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Kahtoola Microspikes

Katoohla Microspikes

Kahtoohla Microspikes are ideal for mixed rock, ice, and snow outings for a number of reasons.

Unlike crampons, anyone can use them without any special training. Put them on and go. You don’t need to learn how to drive if you put tire chains on your car (remember those), and it’s the same with microspikes. Additionally, they work with shoes of all types and stiffness levels which is a real advantage over crampons which won’t work with trail running shoes or softer hiking boots.

Microspikes are just that – small triangles of steel attached to a flexible chain net that is secured to your boots by a one-piece rubbery strap. They’re also surprisingly comfortable for all day wear and don’t pop off your boots or footwear if they’re seated properly.

Microspikes only weigh 12.5 oz making them an easy piece of gear that you can carry with you all winter and into the spring. They’re a classic and at $69 a pair, they’re economical too. You can even buy two pairs, one for the trail and one for around town for your street shoes, where they are equally at home.

Disclosure: The author owns this product and purchased it using their own funds. This post contains affiliate links. 

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22 comments

  1. You have great timing! My father & I were just debating the proper traction tool to use when snowshoes aren't appropriate.

    Thanks for the review.

  2. And now, Microspikes on steriods

    The spikes look just a bit bigger on these.

  3. Basically a strap-on crampon for soft boots.

  4. Nice to see this post about Katoohla. That's a company based here in Flagstaff, started by friends of my husband's. I haven't actually bought a pair of microspikes for myself yet, but I have a several friends who own and really like them. They use the spikes for running on city streets when things ice up.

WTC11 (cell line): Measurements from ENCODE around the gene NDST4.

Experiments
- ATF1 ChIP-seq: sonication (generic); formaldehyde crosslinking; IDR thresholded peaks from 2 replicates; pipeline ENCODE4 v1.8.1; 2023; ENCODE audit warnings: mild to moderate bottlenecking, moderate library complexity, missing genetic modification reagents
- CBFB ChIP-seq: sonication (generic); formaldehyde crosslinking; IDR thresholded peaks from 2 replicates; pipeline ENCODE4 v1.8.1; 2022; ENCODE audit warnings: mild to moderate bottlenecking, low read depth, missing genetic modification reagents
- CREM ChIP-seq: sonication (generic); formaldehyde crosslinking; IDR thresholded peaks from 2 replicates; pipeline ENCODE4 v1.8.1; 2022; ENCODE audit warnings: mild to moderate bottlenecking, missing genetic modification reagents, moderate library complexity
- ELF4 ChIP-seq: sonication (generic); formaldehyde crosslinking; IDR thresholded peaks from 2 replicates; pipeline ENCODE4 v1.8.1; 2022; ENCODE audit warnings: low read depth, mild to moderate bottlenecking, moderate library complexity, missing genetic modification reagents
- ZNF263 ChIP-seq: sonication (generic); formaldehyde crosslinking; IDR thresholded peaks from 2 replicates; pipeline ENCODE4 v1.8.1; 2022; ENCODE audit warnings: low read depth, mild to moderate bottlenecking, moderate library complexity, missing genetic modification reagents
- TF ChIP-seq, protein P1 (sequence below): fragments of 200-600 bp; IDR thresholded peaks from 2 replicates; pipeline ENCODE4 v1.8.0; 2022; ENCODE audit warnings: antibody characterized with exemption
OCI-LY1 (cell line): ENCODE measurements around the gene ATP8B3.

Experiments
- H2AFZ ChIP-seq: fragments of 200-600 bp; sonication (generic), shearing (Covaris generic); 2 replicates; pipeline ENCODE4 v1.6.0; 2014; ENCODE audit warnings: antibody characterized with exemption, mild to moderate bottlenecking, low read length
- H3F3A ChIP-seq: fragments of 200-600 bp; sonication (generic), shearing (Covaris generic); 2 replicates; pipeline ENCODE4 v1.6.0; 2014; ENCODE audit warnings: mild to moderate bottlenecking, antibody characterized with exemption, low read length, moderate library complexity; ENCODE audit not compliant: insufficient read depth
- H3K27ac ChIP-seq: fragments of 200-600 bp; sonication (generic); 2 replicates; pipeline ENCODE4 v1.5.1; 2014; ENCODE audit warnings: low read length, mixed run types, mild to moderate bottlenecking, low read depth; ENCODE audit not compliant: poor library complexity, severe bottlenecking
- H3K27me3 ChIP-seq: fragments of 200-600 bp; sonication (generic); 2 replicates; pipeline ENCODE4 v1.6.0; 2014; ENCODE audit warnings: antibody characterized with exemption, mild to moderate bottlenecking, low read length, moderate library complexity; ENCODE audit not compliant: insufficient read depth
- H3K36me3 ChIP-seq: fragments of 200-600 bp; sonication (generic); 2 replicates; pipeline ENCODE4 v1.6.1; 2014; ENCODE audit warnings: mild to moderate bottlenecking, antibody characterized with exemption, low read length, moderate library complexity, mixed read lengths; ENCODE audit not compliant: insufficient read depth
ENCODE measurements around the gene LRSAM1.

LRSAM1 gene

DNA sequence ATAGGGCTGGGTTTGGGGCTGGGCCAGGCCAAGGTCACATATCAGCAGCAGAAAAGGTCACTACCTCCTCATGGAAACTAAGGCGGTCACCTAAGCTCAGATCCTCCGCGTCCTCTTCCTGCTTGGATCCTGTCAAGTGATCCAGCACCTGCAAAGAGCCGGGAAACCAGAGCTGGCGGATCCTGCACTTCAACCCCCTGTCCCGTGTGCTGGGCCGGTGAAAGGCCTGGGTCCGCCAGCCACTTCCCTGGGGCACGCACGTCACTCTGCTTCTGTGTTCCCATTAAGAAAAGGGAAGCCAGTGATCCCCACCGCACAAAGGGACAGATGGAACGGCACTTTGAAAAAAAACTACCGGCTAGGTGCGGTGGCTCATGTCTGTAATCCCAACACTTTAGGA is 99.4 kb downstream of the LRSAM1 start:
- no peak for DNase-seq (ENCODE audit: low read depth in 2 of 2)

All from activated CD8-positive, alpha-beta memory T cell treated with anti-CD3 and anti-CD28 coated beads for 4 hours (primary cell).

5. Deb! I've been thinking about you the past few days. I think I'm going to join a SAR group here in Central Massachusetts. Just have to get some CPR training and I'm going to sign up. Missed you.

  6. I've only ever used Yak Trax. They worked nicely, but wouldn't be good enough for hiking. Plus, I lost one when it slipped off my foot, soon after I got them, so that was kind of disappointing!

    That was a couple years ago, and since I don't do much winter hiking, I just did without. Recently I've been tempted to buy microspikes or something similar (well, ask for them for Christmas!), since I read a discussion about them at hike-nh.

    Can you give me an idea of how good the traction is when stepping on a snow or ice covered rock with a slope to it? How much of a slope will these help with?

    How easy are they to put on and take off when your hands are cold and you're standing in the snow?

  7. I've tried Yak Trax too and found them to be pretty lame. The microspikes are much more rugged and have a real bite to them in comparison, but still less than a strap-on crampon like the Black Diamond Contact Strap, which I also own.

    The microspikes are really easy to put on and take off. It's just like the video above. They also don't pop off very easily.

    Slope….so I wore microspkies when I climbed South Twin last week. This was a 1100 ft climb in 0.8 miles which is very steep for me. However, I was assisted by hiking poles and used my hands a lot to climb through the rocky sections of the ascent. I guess, I'm saying that slope is not the only factor to consider. For instance, I wasn't concerned about falling very far last weekend because there wasn't much of a runway between the boulders to slide if I slipped. If they weren't there, I'd have really wanted full crampons. I also has snowshoes with me in case I needed more traction on that hike, so the microspikes weren't my only option.

    Maybe another way to think of this is, under 3,500 ft in the whites (where you are), I bet you can get away with microspikes and poles most of the time in winter. Above that, I'd go with an ice axe, full crampons, snowshoes, and poles, but you need to really know your intended route to make that determination.

  8. under 3,500 ft in the whites (where you are), I bet you can get away with microspikes and poles most of the time in winter

    Thanks for the additional info.

    I mostly used Yak Trax to get around ski towns, to avoid slipping on sidewalks. I definitely wouldn't recommend them for hiking (at least not the model that I got) because they're not rugged enough, and I don't think they're sold for that purpose. I wouldn't categorize them as lame, but they didn't hold up as well as I'd hoped.